Place Strategy

The success of aviation companies largely depend on their place strategy because, logistically, they need to operate in locations that are convenient for customer travel. In line with this vision, Easy Jet’s place strategy should be domiciled in Singapore’s Changi airport because it is the busiest and most advanced transport hubs in the region (Fu and Peoples, 2018; Changi Airport Group, 2020). Therefore, Easy Jet would be strategically positioned to exploit the high passenger traffic that frequents the facility. However, it is important to be cognizant of the fact that other airlines also use the location, as their primary bases of operation.

Some of these airlines are Easy Jet’s rivals in the low-cost market, including Singapore Airlines, and Jetstar Asia airlines which also use Changi airport as their primary operational base. However, multiple airlines can use the same facility without significantly affecting each other’s operations. Therefore, the benefits to be gained from the geographic centrality of the Changi airport in the Asia Pacific market override some of the concerns posed by having Easy Jet’s competitors operate from the same place. The airline needs to negotiate for space at this facility and operate a small fleet of aircraft before it gains market traction. Anchored on the strategic alliance partnership highlighted in this marketing plan, the company can secure an operational base at this busy Singapore Airport as part of its place strategy.

Product Strategy

As has been evident in this report, Easy Jet’s low-cost business model is one of the most successfully implemented in the global aviation market. Its product strategy should also follow this model to maintain the same appeal it has to younger and middle-income travellers that it enjoys in different markets around the world. In other words, the company’s product strategy will be the same as that adopted in the successful European market. This strategy aims to remind customers that the airline intends to stay true to its original cause of providing quality low-cost travel, as proposed by Babah-Daouda, Barth and Ingenbleek (2020).

Pricing Strategy

Similar to its European operations, Easy Jet should adopt its low-cost pricing model because it offers the maximum protection to customers who want to travel on a budget. This pricing plan is appropriate for the selected market because it has a growing middle-class population that is concerned with value for money (Mason, Chakrabarti and Singh, 2017; Finch, Geiger and Harkness, 2017).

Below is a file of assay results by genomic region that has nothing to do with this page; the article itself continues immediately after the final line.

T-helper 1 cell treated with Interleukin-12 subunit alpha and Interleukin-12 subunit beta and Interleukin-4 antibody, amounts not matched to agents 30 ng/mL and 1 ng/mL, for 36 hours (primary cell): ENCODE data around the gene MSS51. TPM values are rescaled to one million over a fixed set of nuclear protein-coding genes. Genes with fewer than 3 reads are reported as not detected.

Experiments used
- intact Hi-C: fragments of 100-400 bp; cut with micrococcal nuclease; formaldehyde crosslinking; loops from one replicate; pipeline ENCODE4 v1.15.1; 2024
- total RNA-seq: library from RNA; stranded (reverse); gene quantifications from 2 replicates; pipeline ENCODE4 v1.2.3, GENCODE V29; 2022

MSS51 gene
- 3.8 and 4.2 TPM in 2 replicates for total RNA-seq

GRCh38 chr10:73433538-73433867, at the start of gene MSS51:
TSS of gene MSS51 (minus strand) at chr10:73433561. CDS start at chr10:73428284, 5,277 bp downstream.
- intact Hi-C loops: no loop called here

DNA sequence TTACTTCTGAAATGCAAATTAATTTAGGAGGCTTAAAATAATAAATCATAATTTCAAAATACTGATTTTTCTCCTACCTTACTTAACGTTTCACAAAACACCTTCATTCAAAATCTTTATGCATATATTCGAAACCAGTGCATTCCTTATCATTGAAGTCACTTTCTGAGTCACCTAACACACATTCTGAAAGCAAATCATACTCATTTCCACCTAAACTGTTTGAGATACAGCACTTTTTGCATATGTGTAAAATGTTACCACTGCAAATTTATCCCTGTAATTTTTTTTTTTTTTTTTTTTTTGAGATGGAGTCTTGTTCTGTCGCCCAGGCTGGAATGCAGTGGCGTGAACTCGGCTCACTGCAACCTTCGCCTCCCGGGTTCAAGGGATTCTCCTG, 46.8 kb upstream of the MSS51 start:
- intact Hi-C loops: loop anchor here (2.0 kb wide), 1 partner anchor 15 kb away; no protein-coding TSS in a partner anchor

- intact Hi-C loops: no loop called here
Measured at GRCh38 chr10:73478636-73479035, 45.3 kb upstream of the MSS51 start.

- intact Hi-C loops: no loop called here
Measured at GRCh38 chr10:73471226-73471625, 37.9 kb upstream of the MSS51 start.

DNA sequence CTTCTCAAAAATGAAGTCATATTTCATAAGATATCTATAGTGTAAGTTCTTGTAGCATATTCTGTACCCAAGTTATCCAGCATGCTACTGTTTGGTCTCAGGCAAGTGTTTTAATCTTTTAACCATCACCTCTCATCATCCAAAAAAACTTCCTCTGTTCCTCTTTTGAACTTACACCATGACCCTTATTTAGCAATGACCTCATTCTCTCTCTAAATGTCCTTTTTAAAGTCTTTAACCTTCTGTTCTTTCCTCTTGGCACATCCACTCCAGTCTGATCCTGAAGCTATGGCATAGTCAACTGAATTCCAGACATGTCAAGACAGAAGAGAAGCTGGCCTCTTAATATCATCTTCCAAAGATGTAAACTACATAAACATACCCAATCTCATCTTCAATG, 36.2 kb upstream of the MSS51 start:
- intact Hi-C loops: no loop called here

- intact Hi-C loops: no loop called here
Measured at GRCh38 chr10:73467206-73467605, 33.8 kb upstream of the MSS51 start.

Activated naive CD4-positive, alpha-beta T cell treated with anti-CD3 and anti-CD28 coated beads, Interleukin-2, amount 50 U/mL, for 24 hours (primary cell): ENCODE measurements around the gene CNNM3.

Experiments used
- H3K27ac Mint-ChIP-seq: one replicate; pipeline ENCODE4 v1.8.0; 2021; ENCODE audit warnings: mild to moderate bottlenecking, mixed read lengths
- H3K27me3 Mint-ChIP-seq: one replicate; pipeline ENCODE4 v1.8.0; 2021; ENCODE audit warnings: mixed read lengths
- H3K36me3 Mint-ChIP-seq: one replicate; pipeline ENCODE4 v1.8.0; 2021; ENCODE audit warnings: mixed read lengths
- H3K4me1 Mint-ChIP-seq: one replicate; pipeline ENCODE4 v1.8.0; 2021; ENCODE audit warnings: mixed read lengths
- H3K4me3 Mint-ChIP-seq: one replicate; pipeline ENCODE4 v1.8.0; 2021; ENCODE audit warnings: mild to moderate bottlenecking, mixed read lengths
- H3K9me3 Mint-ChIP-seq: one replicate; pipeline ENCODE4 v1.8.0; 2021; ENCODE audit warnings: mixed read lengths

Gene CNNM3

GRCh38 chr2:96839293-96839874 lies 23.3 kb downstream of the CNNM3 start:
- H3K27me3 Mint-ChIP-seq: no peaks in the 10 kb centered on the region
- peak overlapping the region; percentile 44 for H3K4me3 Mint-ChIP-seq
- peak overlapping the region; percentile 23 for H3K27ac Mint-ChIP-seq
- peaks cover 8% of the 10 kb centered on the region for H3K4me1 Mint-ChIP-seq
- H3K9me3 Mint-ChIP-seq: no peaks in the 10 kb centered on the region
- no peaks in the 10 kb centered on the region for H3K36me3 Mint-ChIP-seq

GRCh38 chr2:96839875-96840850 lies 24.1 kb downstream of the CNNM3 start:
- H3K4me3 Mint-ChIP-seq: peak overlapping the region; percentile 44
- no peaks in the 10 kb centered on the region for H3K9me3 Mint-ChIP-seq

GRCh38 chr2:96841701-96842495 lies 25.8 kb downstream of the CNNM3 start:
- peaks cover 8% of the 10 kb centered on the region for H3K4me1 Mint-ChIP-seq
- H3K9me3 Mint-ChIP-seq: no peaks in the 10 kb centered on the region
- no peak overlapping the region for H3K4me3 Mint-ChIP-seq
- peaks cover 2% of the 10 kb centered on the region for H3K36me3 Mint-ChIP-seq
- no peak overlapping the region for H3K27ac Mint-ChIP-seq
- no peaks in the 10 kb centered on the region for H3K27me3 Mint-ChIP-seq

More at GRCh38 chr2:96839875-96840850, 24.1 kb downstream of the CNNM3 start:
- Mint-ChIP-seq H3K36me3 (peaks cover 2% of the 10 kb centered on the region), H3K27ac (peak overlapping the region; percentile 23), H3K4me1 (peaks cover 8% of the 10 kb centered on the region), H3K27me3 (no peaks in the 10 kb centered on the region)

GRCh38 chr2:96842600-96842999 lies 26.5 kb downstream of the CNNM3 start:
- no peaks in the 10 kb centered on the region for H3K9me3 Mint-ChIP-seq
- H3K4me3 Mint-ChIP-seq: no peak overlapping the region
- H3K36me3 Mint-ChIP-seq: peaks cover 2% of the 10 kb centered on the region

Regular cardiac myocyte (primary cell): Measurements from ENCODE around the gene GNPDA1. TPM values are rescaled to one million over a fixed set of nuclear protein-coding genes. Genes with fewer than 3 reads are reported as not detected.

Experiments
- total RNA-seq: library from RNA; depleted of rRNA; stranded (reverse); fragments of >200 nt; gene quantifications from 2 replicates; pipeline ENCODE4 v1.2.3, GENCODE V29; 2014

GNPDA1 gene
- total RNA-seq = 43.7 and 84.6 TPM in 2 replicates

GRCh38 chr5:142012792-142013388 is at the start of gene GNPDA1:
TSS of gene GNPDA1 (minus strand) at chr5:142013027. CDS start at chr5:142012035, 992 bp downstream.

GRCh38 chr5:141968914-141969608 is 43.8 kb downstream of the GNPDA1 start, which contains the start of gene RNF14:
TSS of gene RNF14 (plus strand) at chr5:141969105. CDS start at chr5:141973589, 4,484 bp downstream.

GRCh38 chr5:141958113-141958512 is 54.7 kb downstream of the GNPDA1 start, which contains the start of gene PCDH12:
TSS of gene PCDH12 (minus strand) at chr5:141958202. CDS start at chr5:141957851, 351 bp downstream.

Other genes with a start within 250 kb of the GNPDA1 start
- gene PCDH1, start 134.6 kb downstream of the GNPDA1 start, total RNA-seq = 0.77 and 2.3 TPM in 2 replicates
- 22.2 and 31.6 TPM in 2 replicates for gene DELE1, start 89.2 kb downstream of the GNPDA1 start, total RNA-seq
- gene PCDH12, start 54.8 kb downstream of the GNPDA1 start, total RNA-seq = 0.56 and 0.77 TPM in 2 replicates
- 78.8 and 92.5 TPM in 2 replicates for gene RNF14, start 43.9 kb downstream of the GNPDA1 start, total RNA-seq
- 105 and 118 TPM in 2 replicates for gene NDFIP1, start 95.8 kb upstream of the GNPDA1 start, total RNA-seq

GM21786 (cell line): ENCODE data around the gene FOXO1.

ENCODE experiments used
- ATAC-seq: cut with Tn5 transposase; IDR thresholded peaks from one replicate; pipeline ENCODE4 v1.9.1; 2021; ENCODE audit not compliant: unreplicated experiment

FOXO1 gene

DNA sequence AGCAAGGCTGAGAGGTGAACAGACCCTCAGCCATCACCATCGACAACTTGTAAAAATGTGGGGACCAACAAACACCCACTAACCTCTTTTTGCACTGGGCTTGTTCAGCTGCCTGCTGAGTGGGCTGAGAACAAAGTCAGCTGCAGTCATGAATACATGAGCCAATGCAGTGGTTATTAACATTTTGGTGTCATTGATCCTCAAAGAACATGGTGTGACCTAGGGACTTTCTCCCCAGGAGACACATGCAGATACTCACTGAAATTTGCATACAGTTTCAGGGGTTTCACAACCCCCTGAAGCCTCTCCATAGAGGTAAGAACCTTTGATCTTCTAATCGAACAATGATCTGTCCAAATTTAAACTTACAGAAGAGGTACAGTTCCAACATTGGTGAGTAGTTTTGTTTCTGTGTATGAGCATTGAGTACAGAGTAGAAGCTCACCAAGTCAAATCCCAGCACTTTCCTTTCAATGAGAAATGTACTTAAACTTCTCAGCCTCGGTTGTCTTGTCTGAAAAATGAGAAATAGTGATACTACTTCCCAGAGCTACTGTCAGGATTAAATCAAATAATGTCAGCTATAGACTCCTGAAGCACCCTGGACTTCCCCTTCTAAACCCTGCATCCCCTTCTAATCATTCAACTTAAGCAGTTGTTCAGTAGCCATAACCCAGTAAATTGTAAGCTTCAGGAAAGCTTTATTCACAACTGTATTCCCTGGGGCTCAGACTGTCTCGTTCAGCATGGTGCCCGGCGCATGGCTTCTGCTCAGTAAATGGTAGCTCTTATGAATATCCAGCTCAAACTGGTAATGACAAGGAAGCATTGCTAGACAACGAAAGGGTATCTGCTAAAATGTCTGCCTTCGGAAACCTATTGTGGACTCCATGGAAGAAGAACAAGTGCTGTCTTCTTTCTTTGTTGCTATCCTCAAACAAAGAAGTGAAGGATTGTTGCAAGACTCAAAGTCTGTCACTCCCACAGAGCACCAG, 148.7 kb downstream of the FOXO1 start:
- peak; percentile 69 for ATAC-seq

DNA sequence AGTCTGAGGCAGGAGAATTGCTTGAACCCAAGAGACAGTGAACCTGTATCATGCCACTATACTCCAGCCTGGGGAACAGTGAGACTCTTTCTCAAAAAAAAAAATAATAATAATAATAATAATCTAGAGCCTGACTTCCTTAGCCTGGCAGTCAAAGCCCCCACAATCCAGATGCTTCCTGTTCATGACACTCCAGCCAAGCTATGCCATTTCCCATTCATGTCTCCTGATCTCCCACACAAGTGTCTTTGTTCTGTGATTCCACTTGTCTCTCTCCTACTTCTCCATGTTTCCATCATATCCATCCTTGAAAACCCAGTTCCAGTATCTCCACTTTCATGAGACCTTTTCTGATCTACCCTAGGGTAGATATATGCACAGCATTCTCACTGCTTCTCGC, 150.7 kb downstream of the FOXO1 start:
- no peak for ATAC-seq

Singapore Airlines, which is one of Easy Jet’s main competitors, charges a premium for the services offered on its aircraft. Therefore, Easy Jet’s pricing strategy does not compete directly with its competitors. Indeed, as highlighted in previous sections of this report, the low-cost business model is rarely adopted by Airlines in the Asia Pacific market. It is expected that the low-cost pricing model will offer customers the maximum value for their ticket purchases. It is also in line with the company’s main goal of profit maximisation because preference is given to basic services as opposed to fringe benefits. Therefore, the low-cost business model will be useful in increasing the company’s profitability and ultimately its market share. More importantly, the low-cost pricing strategy is one of the differentiating factors for the airline.

Promotional Strategy

Easy Jet’s promotional strategy should be pegged on social media marketing because it is an inexpensive mode of communication, which aligns with the low-cost business model used by the European airline. This promotional strategy has the potential to increase Easy Jet’s brand awareness throughout the Asian market, as this form of virtual communication will allow people in Asia to know about a company they have very little understanding of.

Conclusion

This marketing research plan has demonstrated the opportunities that exist for Easy Jet if it is to expand its operations in the target market. Most of the key tenets of the company’s marketing plan, such as its promotional and pricing strategies, are similar to those adopted in its European market. There is a need to maintain this consistency in the brand image to standardise the global perception of the company.

The strategic alliance approach is appropriately selected as the main market entry strategy because it offers opportunities to expand Easy Jet’s operations without having to learn local cultural dynamics. This statement is informed by differences in culture observed between Easy Jet and most Asian Pacific countries. However, the recommended strategic alliance approach would enable Easy Jet to have a local contact who will aid in completing local business dealings.